Chicago officials failed to consistently evaluate the way the city repaired and rebuilt roads, bridges, bikeways and other infrastructure since 2019, according to a new audit by Chicago’s watchdog.
The audit, published Tuesday by Inspector General Joseph Ferguson, encouraged city officials to set clear benchmarks and learn from past projects as officials start to implement Mayor Lori Lightfoot’s plan to spend $11.7 billion from 2021 to 2025 to repair Chicago’s crumbling streets, sidewalks, bridges and shoreline.
The 2019-23 Capital Improvement Plan was crafted by former Mayor Rahm Emanuel, and included $8.5 billion worth of projects.
The audit encouraged the city’s Office of Budget and Management to be transparent in the way it chooses and completes infrastructure projects, while giving Chicago residents ample opportunities to offer feedback, according to Ferguson’s audit.
“Without a strong framework for capital decision-making, proper collaboration among city departments, and performance standards, the Capital Improvement Program will not be able to adequately or efficiently support development, improvement and budgeting processes for much needed infrastructure,” Ferguson said in a statement.
As part of the 2021 budget, aldermen agreed to expand the Capital Improvement Program by $3.7 billion between 2021 and 2025 to remake the city’s aging infrastructure and “put thousands of Chicagoans back to work” while addressing a “decades-long backlog” of needed repairs and renovations as proposed by Lightfoot.
The plan approved by aldermen launched the effort by borrowing $1.4 billion. The city will have to start paying off that debt in 2022 with $25.5 million in property tax revenues, said Finance Department spokesperson Kristen Cabanban.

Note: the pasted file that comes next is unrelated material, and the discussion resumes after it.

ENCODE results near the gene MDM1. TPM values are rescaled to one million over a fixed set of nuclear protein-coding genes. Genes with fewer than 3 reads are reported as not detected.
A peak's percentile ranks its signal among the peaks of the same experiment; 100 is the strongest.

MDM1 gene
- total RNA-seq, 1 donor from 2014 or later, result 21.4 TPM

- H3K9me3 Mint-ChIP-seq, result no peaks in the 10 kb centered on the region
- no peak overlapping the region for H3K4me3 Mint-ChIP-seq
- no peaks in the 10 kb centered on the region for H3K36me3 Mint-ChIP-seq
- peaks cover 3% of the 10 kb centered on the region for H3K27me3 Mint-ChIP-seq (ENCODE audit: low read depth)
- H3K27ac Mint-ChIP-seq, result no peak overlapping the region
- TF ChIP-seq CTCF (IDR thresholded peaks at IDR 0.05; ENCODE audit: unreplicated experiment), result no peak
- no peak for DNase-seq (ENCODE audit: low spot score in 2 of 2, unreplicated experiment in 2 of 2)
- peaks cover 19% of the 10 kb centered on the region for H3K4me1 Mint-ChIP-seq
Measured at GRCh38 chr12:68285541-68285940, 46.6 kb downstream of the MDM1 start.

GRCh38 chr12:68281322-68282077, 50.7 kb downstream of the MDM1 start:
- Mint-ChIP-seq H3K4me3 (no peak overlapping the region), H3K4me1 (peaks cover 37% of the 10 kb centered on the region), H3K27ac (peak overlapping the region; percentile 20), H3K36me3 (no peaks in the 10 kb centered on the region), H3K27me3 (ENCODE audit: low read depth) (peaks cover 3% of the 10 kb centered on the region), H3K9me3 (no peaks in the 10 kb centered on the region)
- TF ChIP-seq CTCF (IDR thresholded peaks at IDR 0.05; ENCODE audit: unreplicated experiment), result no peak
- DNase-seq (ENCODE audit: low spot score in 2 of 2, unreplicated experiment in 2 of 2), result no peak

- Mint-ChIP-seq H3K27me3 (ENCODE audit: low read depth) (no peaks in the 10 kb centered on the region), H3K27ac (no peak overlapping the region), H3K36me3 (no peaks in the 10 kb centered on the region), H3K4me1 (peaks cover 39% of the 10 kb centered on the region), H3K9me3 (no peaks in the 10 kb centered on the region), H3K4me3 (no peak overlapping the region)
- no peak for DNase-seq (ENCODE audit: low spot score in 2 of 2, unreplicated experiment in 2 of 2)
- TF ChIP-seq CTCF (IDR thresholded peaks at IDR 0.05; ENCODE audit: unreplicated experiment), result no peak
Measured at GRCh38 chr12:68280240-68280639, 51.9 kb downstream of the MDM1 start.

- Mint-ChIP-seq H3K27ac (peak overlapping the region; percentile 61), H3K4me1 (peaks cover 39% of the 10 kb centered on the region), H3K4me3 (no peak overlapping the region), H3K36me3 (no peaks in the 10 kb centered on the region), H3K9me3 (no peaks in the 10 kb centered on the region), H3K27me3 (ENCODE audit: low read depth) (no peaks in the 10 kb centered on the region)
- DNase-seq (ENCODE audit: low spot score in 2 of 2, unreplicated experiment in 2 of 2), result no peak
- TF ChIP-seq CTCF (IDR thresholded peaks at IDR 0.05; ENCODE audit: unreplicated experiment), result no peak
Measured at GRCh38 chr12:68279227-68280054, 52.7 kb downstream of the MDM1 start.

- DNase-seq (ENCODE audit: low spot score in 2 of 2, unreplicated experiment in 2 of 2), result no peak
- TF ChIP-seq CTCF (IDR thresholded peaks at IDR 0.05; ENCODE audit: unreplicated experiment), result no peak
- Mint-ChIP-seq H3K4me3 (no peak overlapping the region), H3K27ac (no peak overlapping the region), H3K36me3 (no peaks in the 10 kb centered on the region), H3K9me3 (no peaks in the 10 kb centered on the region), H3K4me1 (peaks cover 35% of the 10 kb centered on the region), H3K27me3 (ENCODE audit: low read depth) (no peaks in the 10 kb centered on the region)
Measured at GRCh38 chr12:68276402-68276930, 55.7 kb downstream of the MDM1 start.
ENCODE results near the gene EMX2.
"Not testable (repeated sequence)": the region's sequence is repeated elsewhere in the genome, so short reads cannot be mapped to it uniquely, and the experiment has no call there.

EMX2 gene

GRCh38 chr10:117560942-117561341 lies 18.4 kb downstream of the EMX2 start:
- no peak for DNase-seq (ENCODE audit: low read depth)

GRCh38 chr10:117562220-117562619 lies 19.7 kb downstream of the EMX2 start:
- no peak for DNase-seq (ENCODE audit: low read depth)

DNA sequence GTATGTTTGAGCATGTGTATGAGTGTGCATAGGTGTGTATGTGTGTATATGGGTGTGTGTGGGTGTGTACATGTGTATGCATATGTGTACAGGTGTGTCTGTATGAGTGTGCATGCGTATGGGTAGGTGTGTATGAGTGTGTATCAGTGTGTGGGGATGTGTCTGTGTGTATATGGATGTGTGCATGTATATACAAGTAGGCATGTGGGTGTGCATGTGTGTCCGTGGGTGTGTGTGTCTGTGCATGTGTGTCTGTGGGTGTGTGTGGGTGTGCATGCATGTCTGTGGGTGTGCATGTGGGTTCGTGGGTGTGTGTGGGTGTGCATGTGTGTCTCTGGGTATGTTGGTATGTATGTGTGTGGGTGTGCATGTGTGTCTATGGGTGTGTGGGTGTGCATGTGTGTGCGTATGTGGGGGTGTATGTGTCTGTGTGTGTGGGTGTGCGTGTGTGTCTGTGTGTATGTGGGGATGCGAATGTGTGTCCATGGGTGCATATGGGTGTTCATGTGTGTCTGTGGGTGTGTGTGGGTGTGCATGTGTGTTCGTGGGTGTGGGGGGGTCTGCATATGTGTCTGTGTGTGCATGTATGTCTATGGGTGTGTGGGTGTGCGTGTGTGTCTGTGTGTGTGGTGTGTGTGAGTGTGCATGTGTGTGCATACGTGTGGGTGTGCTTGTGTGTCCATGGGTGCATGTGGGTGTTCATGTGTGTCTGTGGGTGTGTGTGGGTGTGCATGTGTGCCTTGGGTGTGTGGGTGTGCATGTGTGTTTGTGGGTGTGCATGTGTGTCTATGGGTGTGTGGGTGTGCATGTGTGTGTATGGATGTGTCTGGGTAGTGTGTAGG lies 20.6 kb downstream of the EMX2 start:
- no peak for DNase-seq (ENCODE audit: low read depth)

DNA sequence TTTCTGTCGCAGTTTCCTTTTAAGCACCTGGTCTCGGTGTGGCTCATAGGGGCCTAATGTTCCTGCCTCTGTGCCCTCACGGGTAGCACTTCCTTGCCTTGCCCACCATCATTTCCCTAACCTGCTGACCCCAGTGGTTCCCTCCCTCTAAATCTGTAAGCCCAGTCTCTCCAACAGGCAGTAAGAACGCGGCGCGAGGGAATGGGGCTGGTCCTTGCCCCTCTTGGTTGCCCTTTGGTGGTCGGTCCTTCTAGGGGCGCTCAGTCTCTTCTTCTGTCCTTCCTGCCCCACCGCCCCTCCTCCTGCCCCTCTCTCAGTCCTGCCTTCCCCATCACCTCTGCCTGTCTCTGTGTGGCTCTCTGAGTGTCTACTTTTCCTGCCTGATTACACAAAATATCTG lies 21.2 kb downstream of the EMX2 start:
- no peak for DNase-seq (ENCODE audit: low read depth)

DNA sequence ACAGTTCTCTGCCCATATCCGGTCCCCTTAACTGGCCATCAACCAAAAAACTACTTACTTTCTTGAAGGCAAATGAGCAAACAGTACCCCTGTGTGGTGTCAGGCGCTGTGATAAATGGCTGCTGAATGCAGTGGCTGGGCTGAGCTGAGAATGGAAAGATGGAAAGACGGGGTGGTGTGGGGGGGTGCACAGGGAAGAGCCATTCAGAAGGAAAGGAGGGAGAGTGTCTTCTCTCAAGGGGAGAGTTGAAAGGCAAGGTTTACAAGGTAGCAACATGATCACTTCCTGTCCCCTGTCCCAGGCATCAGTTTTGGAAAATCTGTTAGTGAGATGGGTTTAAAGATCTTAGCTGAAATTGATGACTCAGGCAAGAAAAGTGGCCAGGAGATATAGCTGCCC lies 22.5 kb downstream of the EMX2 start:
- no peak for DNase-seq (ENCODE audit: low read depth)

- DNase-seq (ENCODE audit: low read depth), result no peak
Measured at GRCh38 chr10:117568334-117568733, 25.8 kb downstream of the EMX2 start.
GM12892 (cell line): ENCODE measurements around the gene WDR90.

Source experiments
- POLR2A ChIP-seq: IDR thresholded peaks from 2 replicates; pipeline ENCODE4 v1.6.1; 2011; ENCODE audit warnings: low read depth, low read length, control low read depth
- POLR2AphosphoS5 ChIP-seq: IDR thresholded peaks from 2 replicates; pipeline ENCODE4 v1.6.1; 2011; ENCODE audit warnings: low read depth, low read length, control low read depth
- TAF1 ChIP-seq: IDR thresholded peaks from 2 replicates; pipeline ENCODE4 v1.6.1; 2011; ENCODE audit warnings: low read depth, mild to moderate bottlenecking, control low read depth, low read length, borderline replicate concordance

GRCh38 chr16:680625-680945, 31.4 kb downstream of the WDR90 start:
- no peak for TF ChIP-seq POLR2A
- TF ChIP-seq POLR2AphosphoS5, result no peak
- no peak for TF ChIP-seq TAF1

A previous audit by Ferguson of the Chicago Department of Transportation’s street resurfacing and traffic signal programs found them to be “operating at substantial deficits tied in some part to the absence of comprehensive assessment and planning,” according to the inspector general’s office.
A more transparent approach to planning and a robust evaluation of each project will allow “the associated inequities which have historically beleaguered the city” to be “recognized and corrected,” according to Ferguson’s office.
The Office of Budget and Management told the inspector general they agreed with his conclusions and officials intend “to increase transparency and invite public engagement in the decision-making process from communities across Chicago.”
The departments responsible for implementing the Capital Improvement Plan should “monitor results after project completion, evaluate goal achievement using performance measures, and incorporate lessons learned into future capital decision-making,” according to the audit.
That could help officials identify “underperforming vendors” and avoid future problems, according to the audit.
Chicagoans should also know which projects have been funded by the city and why they were selected, according to the audit.
Lightfoot has vowed the Capital Improvement Plan will create thousands of jobs and address a decades-long backlog of issues in “historically disinvested communities.”
But the system needs to be changed to ensure Lightfoot’s administration can be held accountable for those promises, according to the audit.
“The city does not publicly share information about the project selection process; thus, Chicagoans are not fully informed of the justifications for selected and non-selected projects, and cannot assess whether the city adequately took into account equity considerations,” Ferguson said.